Utah – Orrin Hatch (R) – retiring
Wyoming – John Barrasso (R)
A look at specific 2018 races
Alabama: In the December 12 special election, former U.S. Attorney Doug Jones upset former State Supreme Court Justice Roy Moore (R) in a major upset. Moore was handicapped by charges of harassment of underage teenagers. Jones will serve until 2020.
Arizona: Sen. Jeff Flake (R) has been an ardent and vocal opponent of Donald Trump, and wrote a book detailing his criticisms. On October 24, in terrible political shape, he announced he would not run again. Ex-state Sen. Kelli Ward (R), who lost last year’s primary to Senator McCain 51%-40%, had announced that she would challenge Flake. In January 2017, 85-year old Republican Joe Arpaio, former sheriff known for his hardline approach to Hispanics, announced he is running, as is Rep. Martha McSally. Democrats have a strong candidate in Rep. Kyrsten Sinema.
California: After leaving her future uncertain, Senator Dianne Feinstein (D) announced in October 2017 that she will run for re-election. On June 5, Feinstein (D) easily outpaced state senate leader Kevin De León for the Democratic nomination 44%-11%, but they will face off again in November.
Florida: In April 2018, Governor Rick Scott (R) announced his challenge to Senator Bill Nelson (D) in what will be a very expensive and competitive race. Nelson, who is 74, is the most popular politician in Florida, but Scott has won the governorship twice and is very wealthy. Polls show a close contest.,
Indiana: State Rep. Mike Braun (R) defeated two House candidates after a nasty and bitter primary and faces Sen. Joe Donnelly (D). It is a tough state for a Democrat to win.
Maine: Sen. Angus King (I) is in good political shape. He has one Republican opponent, State Sen. Eric Brakey, who is not well known, and one Democratic opponent, Zak Ringelstein, a teacher and a founder of an education business.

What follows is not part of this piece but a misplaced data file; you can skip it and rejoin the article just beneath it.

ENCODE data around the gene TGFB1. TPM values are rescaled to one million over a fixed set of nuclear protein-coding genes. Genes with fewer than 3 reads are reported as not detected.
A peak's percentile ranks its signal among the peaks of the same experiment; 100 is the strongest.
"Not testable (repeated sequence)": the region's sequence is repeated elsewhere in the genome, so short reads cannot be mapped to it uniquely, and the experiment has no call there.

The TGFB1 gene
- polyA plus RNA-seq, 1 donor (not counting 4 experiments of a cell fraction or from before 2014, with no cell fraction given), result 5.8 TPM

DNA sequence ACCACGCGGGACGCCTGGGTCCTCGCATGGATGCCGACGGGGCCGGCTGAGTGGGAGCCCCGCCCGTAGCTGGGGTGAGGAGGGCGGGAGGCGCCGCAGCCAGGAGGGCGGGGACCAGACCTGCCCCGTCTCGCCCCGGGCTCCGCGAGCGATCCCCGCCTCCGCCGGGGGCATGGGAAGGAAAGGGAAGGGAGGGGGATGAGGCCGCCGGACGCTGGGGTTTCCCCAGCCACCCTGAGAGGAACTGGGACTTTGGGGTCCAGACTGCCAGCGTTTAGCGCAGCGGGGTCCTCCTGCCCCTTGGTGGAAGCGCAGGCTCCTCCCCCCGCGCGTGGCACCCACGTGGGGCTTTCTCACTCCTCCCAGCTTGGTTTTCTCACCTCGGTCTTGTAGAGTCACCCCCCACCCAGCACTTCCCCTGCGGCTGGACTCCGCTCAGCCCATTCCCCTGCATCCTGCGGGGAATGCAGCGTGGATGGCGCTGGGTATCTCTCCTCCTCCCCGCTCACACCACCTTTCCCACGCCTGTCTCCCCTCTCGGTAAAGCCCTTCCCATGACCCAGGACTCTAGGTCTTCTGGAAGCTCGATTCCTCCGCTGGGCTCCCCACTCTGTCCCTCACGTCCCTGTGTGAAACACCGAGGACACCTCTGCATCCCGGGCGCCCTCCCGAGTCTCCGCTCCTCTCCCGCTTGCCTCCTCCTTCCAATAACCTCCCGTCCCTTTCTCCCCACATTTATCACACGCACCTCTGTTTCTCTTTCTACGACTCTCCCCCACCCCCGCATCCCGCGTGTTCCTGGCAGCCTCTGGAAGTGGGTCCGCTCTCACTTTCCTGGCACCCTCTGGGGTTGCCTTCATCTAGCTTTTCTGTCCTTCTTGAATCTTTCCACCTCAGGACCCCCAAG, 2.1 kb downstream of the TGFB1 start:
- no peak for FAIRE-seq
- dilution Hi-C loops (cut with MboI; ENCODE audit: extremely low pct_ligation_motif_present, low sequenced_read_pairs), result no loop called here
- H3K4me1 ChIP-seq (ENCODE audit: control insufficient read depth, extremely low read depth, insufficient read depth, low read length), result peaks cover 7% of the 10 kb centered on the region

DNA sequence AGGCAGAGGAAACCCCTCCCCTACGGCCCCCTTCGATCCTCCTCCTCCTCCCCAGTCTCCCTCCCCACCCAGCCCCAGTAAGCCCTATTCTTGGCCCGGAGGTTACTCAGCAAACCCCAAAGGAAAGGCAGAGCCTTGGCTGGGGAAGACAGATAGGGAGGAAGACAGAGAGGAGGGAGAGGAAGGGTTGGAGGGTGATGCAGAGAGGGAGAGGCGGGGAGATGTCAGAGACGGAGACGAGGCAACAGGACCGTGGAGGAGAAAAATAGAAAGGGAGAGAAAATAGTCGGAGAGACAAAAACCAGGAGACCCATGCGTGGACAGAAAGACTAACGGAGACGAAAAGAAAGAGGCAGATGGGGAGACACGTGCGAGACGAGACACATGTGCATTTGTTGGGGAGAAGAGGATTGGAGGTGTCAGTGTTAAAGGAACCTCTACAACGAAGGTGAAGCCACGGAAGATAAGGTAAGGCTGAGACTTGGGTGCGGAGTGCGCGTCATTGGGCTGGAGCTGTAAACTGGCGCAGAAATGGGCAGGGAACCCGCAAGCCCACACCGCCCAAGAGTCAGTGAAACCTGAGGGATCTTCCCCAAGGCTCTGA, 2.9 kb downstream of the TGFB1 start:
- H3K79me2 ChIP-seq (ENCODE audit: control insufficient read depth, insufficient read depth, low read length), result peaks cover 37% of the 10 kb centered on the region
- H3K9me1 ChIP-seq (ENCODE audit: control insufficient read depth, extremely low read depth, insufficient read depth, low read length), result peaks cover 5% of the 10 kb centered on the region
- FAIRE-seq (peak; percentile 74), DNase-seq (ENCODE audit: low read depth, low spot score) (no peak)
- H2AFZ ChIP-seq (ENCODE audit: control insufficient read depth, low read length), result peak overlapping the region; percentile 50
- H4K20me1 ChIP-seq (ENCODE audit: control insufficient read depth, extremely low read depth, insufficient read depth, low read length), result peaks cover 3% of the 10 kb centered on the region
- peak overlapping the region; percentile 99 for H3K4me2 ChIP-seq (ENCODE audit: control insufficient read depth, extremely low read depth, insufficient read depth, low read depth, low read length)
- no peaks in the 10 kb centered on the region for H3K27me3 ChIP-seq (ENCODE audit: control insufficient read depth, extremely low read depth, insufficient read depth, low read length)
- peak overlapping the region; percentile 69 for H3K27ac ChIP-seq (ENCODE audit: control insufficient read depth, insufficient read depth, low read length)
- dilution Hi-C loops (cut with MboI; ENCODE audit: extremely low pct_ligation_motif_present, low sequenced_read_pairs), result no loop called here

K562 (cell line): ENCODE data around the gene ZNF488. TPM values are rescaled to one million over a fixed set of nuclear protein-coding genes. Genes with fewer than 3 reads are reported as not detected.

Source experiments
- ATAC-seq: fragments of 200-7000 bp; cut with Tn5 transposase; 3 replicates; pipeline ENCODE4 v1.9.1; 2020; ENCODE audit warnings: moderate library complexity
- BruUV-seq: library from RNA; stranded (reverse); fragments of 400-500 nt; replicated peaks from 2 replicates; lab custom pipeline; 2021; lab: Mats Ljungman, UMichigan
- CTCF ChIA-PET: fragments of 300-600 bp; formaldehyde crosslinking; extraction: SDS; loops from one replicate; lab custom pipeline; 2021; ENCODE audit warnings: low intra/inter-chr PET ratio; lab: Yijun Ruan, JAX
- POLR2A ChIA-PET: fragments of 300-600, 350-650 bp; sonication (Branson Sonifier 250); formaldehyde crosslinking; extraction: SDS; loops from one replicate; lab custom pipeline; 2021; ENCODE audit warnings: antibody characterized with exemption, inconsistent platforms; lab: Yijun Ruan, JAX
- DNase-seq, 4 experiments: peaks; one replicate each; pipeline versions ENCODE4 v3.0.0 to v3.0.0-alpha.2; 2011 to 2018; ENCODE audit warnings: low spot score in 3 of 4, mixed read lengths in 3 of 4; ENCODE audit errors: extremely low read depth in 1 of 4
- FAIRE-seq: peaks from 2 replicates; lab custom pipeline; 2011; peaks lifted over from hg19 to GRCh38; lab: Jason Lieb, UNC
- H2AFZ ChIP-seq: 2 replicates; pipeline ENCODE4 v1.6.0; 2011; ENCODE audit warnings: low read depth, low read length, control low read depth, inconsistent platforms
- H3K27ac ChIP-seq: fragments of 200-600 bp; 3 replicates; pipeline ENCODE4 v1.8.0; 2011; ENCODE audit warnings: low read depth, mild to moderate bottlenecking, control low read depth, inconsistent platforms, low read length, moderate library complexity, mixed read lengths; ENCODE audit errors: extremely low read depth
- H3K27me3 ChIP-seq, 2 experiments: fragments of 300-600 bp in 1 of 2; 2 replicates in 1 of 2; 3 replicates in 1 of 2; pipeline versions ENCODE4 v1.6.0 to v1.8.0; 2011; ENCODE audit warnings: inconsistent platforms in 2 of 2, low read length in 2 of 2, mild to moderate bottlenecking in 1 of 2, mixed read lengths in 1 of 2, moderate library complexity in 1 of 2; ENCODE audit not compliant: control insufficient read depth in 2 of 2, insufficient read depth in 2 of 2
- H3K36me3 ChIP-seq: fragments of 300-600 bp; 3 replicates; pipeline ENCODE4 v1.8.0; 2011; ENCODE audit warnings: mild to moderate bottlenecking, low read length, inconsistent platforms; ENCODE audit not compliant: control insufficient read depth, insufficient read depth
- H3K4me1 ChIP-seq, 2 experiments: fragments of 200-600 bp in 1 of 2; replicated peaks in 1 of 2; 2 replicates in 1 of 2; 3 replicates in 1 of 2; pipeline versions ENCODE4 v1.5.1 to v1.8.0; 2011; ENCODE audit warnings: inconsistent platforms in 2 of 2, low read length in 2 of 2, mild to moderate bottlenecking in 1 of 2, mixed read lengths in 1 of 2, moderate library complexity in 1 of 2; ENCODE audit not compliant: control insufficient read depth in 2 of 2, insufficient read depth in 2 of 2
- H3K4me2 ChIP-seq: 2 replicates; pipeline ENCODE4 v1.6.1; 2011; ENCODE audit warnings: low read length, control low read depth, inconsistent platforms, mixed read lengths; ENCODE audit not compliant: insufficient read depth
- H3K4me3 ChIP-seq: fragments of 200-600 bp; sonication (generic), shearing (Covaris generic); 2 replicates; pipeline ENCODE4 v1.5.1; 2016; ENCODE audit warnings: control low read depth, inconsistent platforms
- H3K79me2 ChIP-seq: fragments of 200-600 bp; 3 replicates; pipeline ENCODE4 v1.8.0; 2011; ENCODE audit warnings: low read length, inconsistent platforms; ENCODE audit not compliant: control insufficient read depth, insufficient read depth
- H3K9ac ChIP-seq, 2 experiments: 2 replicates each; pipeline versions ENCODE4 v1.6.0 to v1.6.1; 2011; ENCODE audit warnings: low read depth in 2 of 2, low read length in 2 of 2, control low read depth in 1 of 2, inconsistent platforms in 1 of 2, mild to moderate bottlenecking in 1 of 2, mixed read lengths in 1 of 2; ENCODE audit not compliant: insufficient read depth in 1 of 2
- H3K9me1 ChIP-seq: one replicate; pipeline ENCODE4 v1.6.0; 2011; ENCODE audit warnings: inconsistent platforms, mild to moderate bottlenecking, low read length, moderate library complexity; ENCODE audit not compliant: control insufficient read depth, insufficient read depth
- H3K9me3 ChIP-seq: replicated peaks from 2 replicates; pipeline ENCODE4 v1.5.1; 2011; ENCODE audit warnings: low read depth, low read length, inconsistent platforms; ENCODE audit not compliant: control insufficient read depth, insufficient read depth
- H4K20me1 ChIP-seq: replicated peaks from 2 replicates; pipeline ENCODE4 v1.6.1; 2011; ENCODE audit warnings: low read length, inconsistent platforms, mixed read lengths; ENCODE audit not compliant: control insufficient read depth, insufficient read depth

Maryland: Incumbent Sen. Ben Cardin (D) is the overwhelming favorite to win re-election in strongly Democratic Maryland. He easily beat back a challenge from Chelsea Manning.
Massachusetts: Senator Elizabeth Warren (D) is a very strong candidate. Computer scientist Shiva Ayyadurai (R), state Rep. Geoff Diehl (R), financial consultant Allen Waters (R) and John Kingston (R), a wealthy businessman and philanthropist who has self-funded to the tune of $3.5 million, are running against her.
Michigan: Debbie Stabenow (D) looks to be in strong shape for re-election, but Republican candidates see an opening. Businessman John James (R), who served with the Army in Iraq and businessman Sandy Pensler (R) are running against her.
Minnesota (A): In early August, 2017, State Rep. Jim Newberger (R) announced he will challenge Sen. Amy Klobuchar (D), who is the overwhelming favorite.
Minnesota (B): With the departure of Sen. Al Franken (D-MN), accused of sexual transgressions, Governor Mark Dayton appointed his Lieutenant Governor, Tina Smith, as Franken’s replacement. Former George W. Bush White House ethics lawyer Richard Painter, an anti-Trump crusader, is going to challenge Smith as a Democrat. State Sen. Karin Housley and dental technician Bob Anderson (R) will run for the Republican nomination. The Republican establishment appears to be coalescing around Housley.
Mississippi A: Roger Wicker (R) is running for re-election in an overwhelmingly Republican state. He will coast to re-election after State senator Chris McDaniel (R) dropped his challenger to Wicker to run for the other Mississippi Senate seat. Venture capitalist Howard Sherman and state representative David Baria finished a close 1-2 in the June 5 primary, and now face a June 26 runoff.
Mississippi B: On March 21, Mississippi Gov. Phil Bryant announced the appointment of Cindy Hyde-Smith, the state’s Commissioner of Agriculture and Commerce, to fill the seat of GOP U.S. Sen. Thad Cochran, who resigned from the Senate on April 1 because of ill-health. State senator Chris McDaniel (R) has dropped his challenge to incumbent Senator Roger Wicker (R) and instead will run for this seat. Former U.S. Representative and Secretary of Agriculture Mike Espy (D) has also entered the race.
Missouri: In 2012, Sen. Claire McCaskill (D) was fortunate to run against Rep. Todd Akin (R), who made infamous comments about “legitimate rape.” Attorney General Josh Hawley (R) will be the Republican nominee. McCaskill may be the most vulnerable incumbent Senate Democratic candidate.